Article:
Cuba, Venezuela build biotech plants in Africa


 Cuba began construction of the third of three biotech plants in West Africa this week, as part of a trilateral program funded by Venezuela to battle malaria in the region.


Ahead of a groundbreaking ceremony in the capital of Ghana on Aug. 5, officials of Cuba, Venezuela and the Economic Community of West African States (ECOWAS) met to discuss feasibility, cost, and investment architecture of the program, ECOWAS said in a press release. Another meeting is planned for Venezuela.


Venezuela, Cuba and African countries as well as ECOWAS have been negotiating the creation of a multilateral fund for cooperation on health, education, agriculture, energy and infrastructure.


The ceremony in Accra was attended by the president and health minister of Ghana, as well as the president of the ECOWAS Commission.


Under a malaria elimination campaign administered by ECOWAS, Cuba is in charge of building and operating biolarvicide plants in Ghana, Nigeria and Ivory Coast. A biolarvicide developed by Cuban state company Labiofam is central to the campaign. Malaria kills thousands of Africans every year, producing a negative economic impact of $12 billion.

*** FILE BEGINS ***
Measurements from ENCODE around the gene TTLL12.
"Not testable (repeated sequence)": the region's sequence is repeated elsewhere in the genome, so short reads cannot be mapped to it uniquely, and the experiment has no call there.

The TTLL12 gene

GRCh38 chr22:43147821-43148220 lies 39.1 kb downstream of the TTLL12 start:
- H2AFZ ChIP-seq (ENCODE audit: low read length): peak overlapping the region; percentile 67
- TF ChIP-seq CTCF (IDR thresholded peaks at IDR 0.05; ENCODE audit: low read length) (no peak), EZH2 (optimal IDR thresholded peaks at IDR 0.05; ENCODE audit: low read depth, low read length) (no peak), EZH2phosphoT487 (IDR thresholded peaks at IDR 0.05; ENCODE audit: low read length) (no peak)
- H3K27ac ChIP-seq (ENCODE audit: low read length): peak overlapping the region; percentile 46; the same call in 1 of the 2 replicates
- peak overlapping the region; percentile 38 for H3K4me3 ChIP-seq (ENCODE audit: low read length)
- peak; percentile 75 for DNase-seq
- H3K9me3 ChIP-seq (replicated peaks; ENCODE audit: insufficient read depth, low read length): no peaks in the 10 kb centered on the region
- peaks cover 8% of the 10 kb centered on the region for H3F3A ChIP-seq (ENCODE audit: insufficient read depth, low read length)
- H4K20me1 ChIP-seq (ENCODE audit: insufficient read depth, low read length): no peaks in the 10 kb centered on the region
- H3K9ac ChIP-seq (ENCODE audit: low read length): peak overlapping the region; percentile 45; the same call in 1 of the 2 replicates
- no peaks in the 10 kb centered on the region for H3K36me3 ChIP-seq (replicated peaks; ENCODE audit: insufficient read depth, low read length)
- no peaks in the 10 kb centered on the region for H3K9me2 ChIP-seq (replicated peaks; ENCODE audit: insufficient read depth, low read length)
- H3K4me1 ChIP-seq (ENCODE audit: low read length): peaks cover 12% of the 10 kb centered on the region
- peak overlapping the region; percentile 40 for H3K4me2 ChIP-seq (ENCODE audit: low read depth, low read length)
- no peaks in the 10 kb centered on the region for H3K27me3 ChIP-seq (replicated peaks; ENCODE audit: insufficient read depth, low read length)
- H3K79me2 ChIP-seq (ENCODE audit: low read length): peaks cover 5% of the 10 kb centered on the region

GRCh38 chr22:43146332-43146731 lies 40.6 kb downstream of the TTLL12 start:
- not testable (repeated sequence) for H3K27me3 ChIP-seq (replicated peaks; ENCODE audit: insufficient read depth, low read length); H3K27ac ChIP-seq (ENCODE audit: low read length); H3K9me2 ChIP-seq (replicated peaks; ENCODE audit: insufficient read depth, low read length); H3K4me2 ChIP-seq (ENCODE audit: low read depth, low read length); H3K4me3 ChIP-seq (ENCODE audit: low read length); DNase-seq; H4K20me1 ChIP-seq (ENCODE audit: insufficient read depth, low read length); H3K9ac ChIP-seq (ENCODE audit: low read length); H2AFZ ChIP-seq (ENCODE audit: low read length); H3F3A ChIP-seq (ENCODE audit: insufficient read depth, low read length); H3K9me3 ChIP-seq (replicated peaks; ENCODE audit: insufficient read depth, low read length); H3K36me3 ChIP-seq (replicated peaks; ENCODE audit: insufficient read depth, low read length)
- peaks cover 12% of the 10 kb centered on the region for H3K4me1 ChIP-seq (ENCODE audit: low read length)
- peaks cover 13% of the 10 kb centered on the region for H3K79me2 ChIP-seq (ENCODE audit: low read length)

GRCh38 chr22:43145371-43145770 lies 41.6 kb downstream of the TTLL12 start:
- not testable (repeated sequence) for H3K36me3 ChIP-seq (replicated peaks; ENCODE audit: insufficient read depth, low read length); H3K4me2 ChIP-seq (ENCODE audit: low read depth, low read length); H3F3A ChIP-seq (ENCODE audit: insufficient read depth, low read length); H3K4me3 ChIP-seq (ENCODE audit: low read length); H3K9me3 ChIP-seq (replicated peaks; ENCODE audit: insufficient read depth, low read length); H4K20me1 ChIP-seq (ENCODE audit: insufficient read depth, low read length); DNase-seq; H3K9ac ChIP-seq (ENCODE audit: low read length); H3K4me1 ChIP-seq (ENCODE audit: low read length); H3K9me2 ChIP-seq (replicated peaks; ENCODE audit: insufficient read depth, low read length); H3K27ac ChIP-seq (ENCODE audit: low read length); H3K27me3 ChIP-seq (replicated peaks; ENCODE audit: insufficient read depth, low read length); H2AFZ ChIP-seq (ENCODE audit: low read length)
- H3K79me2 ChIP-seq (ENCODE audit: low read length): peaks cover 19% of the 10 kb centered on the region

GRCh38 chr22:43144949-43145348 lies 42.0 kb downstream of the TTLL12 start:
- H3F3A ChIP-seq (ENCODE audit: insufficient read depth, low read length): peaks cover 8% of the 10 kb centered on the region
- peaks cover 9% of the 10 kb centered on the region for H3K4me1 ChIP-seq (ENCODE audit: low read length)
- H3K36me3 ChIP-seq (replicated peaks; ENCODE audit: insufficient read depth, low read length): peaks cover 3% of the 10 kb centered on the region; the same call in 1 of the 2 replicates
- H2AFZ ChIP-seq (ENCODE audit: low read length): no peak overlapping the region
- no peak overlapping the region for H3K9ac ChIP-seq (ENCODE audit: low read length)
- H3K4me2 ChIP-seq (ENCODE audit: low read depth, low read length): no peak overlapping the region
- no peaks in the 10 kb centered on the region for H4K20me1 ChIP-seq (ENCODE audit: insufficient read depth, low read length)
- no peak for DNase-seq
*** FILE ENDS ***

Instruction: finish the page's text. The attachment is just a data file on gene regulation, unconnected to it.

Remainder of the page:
The facility in Accra is the third of three plants Cuba is setting up in the region. Under an agreement signed with the government of Ghana in 2011, state company Grupo Empresarial Labiofam is expanding a malaria-fighting program begun in 2006 around Accra to the entire country.


Labiofam has already built two biolarvicide plants in Port Harcourt, Nigeria, and in Côte d’Ivoire that will supply the ECOWAS program in those markets.


A similar Cuban plant just built in Tanzania is partially funded by South Africa.


Labiofam exports Cuba-made biolarvicides Bactivec and GriselESF to a dozen developing countries; the company also set up a joint venture manufacturing facility in Brazil. (Taken from RHC-CUBA STANDARD)